By: David Levin (@davidlevin71)
The Jaguars will have major decisions to make in the offseason. Which players to keep, which players to release and who should remain as part of its coaching staff.
But the most pressing issue that this team has - beside whether or not to re-sign Maurice Jones-Drew and who to draft depending on where the team drafts in May - is what to do with Justin Blackmon. The pace this team has been on since the bye week, which coincides with the suspension Blackmon received by the NFL for violating the league's substance abuse policy for the third time, does not help Blackmon’s cause, but we should not draw any conclusions just yet. The Jaguars are winning - and have won all their games without No. 14 on the field. Other receives and tight ends have taken up the slack for him in his absence.
While Blackmon’s situation is not on the same level as a Jeremy Mincey in that team rules were violated, the fact Mincey was given another chance and not cut by the Jaguars tells you head coach Gus Bradley puts a lot of stock in his players getting second and in Blackmon’s case, a third chance.
Even with the more production on offense, this team still needs a star receiver opposite Cecil Shorts. The offense looks better now, but it would look even better. Who knows, maybe Blackmon playing now would mean the Jaguars could have won their last eight games. It could have meant this team would have beaten Oakland earlier this year.
The truth is - and we all know this - the NFL is not built anymore on just one superstar. Teams need two running backs and two great receivers and two great tackles to move ahead of the pack. The Jaguars are winning with half their quotient at the receiver slot. If the Jaguars wipe their hands of him, more than likely someone like New England or Chicago or Houston will claim him and he will instantaneously wind up in the Pro Bowl - because that is what happens to former Jaguars.
Is it worth the risk? That question must be answered by Bradley and Jaguars general manager David Caldwell. But in the mean time, while this team keeps getting better, the decision this team has to make continues to draw closer. But the Jaguars - a team with a lot of upside right now, are in a better place to handle the ramifications one way or the other.
By: David Levin (@davidlevin71)
A few things happened this week that will impact the game between the Texans and the Jaguars tonight at EverBank Field: Marcus Mariota announced he will return for his redshirt junior year at Oregon and LSU announced Zach Mettenberger had a torn ACL suffered last week in the game against Arkansas. Both of these announcements will weigh heavily on these teams come 2014 and the NFL Draft.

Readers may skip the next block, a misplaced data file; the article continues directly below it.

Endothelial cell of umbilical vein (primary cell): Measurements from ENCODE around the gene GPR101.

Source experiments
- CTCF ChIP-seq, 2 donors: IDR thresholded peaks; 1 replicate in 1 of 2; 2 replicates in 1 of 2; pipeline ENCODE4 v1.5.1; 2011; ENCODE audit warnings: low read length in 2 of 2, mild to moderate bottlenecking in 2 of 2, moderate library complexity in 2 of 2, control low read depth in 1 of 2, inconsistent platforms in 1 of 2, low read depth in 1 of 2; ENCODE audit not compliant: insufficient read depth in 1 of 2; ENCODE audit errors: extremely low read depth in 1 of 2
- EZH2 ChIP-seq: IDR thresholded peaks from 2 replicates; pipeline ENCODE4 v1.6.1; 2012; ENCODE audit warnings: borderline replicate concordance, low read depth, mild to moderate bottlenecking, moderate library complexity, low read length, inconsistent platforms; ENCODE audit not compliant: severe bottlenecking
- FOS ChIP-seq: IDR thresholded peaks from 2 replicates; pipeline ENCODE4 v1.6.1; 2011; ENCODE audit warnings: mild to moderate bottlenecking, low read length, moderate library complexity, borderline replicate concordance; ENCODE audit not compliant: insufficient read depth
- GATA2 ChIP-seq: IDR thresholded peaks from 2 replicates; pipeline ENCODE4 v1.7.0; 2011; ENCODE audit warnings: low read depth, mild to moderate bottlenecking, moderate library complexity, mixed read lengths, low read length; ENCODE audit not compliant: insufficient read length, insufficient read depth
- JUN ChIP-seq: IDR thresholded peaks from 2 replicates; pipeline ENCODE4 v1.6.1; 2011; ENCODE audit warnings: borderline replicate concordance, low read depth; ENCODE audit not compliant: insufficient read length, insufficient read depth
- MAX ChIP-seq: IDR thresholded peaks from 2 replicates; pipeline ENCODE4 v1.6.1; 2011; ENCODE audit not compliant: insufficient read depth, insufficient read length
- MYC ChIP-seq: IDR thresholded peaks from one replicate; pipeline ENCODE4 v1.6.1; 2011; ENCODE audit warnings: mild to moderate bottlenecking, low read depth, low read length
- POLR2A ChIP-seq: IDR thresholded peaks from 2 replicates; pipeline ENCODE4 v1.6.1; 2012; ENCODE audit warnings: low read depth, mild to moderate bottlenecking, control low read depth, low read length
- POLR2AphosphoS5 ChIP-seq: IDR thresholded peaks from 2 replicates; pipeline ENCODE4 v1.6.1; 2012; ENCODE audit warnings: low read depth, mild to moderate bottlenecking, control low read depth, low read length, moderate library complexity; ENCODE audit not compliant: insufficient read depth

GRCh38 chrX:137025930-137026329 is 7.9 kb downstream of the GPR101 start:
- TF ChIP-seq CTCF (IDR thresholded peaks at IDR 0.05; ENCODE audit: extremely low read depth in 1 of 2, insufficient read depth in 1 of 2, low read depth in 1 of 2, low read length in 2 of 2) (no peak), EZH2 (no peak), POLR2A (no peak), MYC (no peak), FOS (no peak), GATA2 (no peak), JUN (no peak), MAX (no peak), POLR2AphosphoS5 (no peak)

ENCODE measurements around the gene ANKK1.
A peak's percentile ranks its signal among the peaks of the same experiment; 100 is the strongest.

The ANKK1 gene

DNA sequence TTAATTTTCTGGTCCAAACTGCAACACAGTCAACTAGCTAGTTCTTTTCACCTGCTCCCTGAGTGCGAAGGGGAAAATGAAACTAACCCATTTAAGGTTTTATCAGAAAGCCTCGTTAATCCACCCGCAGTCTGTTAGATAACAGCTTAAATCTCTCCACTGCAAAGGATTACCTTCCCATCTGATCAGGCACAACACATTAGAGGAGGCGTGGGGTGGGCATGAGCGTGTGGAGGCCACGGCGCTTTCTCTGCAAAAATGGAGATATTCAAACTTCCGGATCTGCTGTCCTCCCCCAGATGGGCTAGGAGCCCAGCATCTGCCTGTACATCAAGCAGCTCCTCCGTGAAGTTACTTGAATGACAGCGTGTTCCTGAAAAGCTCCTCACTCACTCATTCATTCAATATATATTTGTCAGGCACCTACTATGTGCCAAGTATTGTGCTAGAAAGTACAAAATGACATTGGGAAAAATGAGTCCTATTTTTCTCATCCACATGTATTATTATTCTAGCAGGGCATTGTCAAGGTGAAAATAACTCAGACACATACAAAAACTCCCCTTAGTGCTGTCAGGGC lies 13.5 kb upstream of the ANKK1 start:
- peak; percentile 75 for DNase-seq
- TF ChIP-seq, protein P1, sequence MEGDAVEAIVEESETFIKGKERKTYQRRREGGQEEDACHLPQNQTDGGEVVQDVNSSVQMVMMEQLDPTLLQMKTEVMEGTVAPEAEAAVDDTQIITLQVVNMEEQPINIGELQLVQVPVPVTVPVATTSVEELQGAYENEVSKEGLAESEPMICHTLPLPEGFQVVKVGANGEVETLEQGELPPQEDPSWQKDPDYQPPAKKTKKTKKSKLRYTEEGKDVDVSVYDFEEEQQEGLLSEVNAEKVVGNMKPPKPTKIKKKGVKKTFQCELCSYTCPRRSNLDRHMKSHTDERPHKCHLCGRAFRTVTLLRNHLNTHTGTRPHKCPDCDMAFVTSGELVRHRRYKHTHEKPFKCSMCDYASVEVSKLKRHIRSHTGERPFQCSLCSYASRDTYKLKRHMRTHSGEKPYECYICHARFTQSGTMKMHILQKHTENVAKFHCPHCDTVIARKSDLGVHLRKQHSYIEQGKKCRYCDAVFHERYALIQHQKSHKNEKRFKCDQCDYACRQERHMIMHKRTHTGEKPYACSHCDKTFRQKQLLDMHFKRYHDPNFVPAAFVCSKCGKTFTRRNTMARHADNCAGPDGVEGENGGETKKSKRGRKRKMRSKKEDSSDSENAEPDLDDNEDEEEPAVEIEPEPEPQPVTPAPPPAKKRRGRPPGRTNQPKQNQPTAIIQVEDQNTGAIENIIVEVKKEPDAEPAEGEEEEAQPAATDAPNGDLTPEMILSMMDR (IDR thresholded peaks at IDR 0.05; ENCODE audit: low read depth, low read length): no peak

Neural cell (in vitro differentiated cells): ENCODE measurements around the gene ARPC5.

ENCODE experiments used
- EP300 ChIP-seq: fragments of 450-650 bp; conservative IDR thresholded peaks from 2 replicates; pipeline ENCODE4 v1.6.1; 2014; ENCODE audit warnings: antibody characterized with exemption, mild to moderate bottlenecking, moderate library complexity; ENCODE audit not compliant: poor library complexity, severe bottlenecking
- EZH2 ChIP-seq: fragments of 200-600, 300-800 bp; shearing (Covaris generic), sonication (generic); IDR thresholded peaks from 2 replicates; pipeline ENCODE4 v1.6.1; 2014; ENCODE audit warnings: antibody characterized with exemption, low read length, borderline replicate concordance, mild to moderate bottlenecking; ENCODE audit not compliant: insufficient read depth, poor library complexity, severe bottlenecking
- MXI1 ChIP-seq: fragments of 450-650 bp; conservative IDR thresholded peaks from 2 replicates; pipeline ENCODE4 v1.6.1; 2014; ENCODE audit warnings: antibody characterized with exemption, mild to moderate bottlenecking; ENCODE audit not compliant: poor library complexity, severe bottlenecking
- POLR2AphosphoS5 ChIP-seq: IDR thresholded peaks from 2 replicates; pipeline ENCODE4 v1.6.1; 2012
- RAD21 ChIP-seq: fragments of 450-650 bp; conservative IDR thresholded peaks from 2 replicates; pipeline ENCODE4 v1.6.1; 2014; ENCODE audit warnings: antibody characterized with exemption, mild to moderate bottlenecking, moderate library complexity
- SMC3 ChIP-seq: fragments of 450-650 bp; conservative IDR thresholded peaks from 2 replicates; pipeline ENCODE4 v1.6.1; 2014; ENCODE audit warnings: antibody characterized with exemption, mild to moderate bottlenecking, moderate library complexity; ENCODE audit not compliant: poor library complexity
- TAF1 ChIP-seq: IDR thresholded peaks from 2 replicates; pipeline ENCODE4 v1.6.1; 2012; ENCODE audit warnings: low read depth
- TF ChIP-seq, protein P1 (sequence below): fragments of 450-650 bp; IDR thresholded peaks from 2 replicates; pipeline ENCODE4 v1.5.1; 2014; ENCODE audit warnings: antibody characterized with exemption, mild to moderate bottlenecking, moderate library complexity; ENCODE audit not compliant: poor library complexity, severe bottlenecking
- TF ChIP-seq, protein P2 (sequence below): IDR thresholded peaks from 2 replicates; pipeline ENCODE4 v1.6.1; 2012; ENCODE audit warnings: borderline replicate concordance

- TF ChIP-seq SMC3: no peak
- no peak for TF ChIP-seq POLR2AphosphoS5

Jacksonville, although in the middle of winning three of their last four games and Houston, losers of 10 straight games, are in a battle not only for a win tonight, they are in a dogfight for the first pick in the 2014 NFL Draft. Mariota was considered to be one of the top passers coming out and Mettenberger was a rising star who many, like myself, thought the Jaguars might look at if they chose a quarterback in the second round and set their sights on a pass rusher or offensive tackle instead.
Now, the quarterback class gets tighter with Teddy Bridgewater clearly distinguishing himself as the top rated player on the draft board and quarterbacks like Johnny Manziel and Blake Bortles of Central Florida becoming real options as middle of the first round picks. Manziel could go higher to Cleveland as a top 10 selection.
It also means the Jaguars will think long and hard about drafting a quarterback in the first round. Should they get the top pick (where Minnesota, Atlanta and Tampa Bay are also in play for the slot), taking Bridgewater will make the most sense. But next year could yield a better lot with Jameis Winston, Mariota, UCLA’s Brett Hundley and Sean Mannion of Oregon State.
It also means the team could go into battle with Chad Henne as the starter again - which I am not opposed to right now, especially if this team wins five games, retains Maurice Jones-Drew and brings back Justin Blackmon from suspension.
Getting a David Fales of San Jose State or Derek Carr in the second round might just be picture perfect for this team. If five wins were established this season with this talent, a passer to groom, a better supporting cast could yield seven or eight wins.
There are some big “ifs” associated with this but sometimes, I like to gamble on this team.
The Jaguars will undoubtedly come out and set the tone early in this game. They will hopefully score more than 32 points, put on a show and win the game - their first at home since November of last year. Four wins is quite an accomplishment but five or six would be even better.